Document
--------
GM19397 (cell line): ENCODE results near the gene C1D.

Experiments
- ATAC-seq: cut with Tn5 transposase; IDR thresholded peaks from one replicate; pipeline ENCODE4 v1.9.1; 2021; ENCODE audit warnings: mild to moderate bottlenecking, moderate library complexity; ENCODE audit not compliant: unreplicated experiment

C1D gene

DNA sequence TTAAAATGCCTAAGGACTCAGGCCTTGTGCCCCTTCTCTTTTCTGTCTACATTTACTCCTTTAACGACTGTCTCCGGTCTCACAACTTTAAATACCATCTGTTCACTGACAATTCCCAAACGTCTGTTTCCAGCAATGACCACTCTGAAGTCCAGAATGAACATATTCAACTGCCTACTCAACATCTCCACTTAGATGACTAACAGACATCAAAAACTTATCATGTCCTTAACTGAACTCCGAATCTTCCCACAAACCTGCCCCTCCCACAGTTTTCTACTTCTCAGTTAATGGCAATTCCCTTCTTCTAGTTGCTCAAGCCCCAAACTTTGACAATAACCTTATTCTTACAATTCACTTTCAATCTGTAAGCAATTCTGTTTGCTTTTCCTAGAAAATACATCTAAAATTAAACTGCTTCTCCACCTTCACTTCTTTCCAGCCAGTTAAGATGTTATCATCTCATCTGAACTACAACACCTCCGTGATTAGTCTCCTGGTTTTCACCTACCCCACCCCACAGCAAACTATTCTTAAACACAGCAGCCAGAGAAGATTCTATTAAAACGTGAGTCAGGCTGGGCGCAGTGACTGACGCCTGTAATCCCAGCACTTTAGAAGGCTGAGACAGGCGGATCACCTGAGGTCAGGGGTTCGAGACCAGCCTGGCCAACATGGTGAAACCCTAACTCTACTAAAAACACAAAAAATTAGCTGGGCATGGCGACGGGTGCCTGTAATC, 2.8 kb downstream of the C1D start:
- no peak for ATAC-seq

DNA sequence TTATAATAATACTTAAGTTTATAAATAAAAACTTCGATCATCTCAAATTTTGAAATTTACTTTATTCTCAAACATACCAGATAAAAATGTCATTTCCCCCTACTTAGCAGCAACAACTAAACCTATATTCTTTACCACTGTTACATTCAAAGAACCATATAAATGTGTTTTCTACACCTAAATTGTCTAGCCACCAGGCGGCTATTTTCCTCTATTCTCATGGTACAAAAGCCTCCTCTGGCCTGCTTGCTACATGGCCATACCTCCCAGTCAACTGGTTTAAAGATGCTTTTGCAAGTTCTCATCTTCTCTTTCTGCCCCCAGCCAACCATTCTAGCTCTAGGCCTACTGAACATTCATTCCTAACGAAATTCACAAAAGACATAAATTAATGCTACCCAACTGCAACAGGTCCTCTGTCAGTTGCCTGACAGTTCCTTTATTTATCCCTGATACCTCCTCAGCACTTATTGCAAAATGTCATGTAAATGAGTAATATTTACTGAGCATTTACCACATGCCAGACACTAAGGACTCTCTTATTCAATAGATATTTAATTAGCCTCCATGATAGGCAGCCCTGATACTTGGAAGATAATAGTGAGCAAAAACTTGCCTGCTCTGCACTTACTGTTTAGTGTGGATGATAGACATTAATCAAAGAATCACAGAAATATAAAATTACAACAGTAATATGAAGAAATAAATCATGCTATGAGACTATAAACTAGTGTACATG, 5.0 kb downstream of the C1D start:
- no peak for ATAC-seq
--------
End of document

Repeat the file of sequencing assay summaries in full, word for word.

GM19397 (cell line): ENCODE results near the gene C1D.

Experiments
- ATAC-seq: cut with Tn5 transposase; IDR thresholded peaks from one replicate; pipeline ENCODE4 v1.9.1; 2021; ENCODE audit warnings: mild to moderate bottlenecking, moderate library complexity; ENCODE audit not compliant: unreplicated experiment

C1D gene

DNA sequence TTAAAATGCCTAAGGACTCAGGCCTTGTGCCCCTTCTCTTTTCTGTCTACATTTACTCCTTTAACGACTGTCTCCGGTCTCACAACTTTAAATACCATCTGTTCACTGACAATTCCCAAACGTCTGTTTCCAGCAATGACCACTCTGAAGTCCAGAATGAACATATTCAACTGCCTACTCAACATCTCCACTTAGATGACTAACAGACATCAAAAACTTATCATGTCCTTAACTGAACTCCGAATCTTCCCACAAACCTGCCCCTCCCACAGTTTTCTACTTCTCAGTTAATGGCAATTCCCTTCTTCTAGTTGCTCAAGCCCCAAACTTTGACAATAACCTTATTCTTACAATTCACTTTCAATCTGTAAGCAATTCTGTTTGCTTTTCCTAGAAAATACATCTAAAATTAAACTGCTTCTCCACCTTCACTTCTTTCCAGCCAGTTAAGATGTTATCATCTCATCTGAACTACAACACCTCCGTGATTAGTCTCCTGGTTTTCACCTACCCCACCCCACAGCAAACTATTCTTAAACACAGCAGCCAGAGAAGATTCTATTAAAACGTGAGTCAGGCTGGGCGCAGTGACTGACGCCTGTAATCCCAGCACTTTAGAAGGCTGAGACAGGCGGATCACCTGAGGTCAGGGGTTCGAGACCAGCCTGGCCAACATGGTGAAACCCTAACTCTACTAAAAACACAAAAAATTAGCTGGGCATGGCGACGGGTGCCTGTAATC, 2.8 kb downstream of the C1D start:
- no peak for ATAC-seq

DNA sequence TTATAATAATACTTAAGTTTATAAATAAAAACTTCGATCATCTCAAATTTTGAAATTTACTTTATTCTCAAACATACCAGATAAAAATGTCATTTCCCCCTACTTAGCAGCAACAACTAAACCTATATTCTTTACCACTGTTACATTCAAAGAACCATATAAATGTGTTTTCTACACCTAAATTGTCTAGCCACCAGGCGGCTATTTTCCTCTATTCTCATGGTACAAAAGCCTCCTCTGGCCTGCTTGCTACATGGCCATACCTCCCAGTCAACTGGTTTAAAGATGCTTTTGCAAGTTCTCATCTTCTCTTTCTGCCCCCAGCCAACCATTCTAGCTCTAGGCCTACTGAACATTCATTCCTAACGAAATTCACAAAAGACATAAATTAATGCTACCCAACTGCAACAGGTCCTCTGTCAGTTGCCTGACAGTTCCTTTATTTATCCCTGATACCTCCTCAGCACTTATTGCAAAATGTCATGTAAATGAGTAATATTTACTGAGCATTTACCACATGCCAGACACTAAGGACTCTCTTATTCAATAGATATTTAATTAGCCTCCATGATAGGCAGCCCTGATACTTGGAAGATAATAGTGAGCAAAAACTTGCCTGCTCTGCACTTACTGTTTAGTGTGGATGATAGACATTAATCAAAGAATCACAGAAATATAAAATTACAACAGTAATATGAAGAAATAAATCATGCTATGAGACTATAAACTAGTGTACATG, 5.0 kb downstream of the C1D start:
- no peak for ATAC-seq